Peru Support Group UK (PSG) has launched an academic case study examining human rights violations and community resistance to a mining project in northern Peru.
The Río Blanco copper mine project, planned for Piura in northern Peru, has long proved contentious. Noticeable tensions between local communities on the one hand, and state officials and the extractive firm on the other, have been evident since around 2003 when then UK-owned firm Monterrico Metals took over the project.
At this stage, locals – later backed by the Peruvian Human Rights Ombudsman – argued the firm had never gained the correct permissions to operate on community territory. Monterrico denied this and an acrimonious debate ensued.
In the context of deteriorating relations, from 2004 nearby communities organised a series of protest marches against the mine. Clashes between demonstrators and police resulted in numerous injuries and occasionally even fatalities. Following one confrontation in August 2005, a group of protestors were detained for a period of several days and tortured by police, and allegedly also by the firm’s private security.
In 2006 PSG organised for an independent delegation of parliamentarians, academics and journalists to visit Piura and discuss the project with local groups and experts. Their conclusions were published in the report ‘Mining and Development in Peru, With Special Reference to the Río Blanco Project, Piura’ (March 2007).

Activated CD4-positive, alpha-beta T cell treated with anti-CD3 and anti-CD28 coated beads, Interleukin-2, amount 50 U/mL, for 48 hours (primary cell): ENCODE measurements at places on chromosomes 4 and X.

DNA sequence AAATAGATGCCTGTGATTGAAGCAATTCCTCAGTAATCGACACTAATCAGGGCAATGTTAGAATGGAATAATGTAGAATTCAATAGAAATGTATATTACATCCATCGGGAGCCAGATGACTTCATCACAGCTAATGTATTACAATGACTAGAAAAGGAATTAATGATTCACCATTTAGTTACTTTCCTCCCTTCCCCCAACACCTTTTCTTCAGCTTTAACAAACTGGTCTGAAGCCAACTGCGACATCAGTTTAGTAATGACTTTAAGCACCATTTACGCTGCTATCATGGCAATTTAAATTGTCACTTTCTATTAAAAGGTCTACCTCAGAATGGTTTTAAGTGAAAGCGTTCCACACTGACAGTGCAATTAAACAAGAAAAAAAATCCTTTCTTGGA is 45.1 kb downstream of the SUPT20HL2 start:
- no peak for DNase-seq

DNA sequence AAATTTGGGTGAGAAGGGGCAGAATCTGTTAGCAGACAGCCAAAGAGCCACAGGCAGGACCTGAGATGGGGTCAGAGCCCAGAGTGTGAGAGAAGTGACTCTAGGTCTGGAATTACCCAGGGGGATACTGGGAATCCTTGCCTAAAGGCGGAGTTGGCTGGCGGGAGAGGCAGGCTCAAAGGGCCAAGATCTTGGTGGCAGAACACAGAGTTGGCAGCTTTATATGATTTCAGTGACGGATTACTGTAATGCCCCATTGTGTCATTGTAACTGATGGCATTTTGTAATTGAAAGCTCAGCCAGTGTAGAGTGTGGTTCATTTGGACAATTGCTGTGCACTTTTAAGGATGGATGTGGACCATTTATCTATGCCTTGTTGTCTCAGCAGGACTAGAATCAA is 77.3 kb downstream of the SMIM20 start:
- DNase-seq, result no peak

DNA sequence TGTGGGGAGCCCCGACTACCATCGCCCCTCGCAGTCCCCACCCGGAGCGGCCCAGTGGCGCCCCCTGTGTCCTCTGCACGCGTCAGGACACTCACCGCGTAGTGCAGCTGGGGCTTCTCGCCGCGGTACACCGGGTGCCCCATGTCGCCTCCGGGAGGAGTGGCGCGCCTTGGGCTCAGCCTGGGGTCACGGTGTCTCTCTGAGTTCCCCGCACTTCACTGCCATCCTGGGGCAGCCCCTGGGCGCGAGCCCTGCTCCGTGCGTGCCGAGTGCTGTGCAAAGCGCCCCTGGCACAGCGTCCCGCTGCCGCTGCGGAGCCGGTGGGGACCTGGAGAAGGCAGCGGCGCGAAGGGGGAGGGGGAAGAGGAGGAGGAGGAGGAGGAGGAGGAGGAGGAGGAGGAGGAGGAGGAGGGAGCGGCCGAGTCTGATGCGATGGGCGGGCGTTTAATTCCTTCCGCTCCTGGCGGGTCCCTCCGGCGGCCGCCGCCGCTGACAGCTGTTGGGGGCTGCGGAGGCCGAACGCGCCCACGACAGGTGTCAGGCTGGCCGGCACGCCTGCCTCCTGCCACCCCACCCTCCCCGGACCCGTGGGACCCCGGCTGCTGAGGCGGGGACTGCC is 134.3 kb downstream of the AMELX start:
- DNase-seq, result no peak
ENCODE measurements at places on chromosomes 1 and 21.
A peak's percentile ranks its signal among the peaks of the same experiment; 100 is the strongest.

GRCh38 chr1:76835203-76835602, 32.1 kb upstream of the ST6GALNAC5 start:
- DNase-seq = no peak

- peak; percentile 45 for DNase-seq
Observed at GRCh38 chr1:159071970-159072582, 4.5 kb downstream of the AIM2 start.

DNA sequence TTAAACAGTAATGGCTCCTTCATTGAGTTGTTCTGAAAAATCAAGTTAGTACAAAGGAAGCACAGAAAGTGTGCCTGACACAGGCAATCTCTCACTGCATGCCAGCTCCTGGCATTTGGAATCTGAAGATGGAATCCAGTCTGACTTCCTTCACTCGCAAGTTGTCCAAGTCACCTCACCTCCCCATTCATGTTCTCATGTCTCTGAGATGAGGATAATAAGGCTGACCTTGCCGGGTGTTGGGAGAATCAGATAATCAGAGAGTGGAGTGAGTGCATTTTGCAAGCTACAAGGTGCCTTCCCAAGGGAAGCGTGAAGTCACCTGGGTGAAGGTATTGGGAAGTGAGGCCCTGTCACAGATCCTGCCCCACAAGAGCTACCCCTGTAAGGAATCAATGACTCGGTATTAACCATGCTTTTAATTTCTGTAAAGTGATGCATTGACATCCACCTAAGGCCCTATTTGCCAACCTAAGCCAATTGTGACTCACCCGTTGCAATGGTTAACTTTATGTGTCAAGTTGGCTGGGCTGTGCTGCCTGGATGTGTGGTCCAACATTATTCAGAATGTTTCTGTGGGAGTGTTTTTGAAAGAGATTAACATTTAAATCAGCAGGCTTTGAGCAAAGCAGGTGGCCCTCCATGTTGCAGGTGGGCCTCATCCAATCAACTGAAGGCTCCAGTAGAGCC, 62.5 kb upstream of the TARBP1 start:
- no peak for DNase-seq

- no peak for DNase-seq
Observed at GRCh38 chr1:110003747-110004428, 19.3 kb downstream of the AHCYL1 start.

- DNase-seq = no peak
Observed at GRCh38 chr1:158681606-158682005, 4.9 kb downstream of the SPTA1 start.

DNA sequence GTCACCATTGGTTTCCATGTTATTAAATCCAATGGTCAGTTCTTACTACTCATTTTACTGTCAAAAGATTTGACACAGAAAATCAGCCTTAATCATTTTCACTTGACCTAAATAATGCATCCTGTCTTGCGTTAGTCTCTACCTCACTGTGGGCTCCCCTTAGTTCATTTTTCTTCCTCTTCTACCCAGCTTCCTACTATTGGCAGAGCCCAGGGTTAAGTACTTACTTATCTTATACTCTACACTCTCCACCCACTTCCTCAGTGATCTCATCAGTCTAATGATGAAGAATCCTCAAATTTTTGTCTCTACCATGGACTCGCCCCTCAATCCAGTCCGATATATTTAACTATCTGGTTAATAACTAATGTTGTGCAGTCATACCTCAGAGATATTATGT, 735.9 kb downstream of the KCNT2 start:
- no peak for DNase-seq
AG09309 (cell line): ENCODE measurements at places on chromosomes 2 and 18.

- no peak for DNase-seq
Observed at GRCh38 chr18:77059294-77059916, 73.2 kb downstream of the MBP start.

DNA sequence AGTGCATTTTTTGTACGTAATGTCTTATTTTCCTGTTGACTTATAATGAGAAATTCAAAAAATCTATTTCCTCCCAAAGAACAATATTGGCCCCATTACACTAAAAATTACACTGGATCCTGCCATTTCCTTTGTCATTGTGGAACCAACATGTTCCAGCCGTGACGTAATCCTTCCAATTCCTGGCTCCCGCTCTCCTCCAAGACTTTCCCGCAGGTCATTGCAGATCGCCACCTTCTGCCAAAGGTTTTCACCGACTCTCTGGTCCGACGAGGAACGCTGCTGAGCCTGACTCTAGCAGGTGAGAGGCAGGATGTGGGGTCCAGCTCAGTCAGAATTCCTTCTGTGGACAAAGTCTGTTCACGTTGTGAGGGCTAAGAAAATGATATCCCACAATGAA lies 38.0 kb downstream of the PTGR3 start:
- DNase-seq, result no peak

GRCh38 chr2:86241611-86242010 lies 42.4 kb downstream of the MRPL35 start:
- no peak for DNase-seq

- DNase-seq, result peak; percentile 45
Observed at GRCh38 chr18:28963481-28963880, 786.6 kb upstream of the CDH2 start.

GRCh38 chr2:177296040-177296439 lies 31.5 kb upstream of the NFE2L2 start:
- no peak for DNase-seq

This new academic case study aims to supplement earlier work on the dispute and to update on developments in the region since the last publication. It differs from previous analyses in that it explains events in Piura, and subsequent efforts to obtain justice for the victims, principally through primary source material, including court documents, diplomatic cables, videos, photos and victim testimony. In so doing, it seeks to explain why many in Piura continue to oppose the project to date, and to highlight the potential for future conflict over the issue.
This new initiative was developed as a contribution to the State Crime Testimony Project (SCTP), an e-learning project led by King’s College London and a number of other universities. The material will be embedded in human rights and state crime modules within a host of universities over the coming months. It is also accompanied by group exercises for students which aim to help promote critical inquiry and engagement during seminars.
To view the case study please click here.
This article is funded by readers like you
Only with regular support can we maintain our website, publish LAB books and support campaigns for social justice across Latin America. You can help by becoming a LAB Subscriber or a Friend of LAB. Or you can make a one-off donation. Click the link below to learn about the details.Support LAB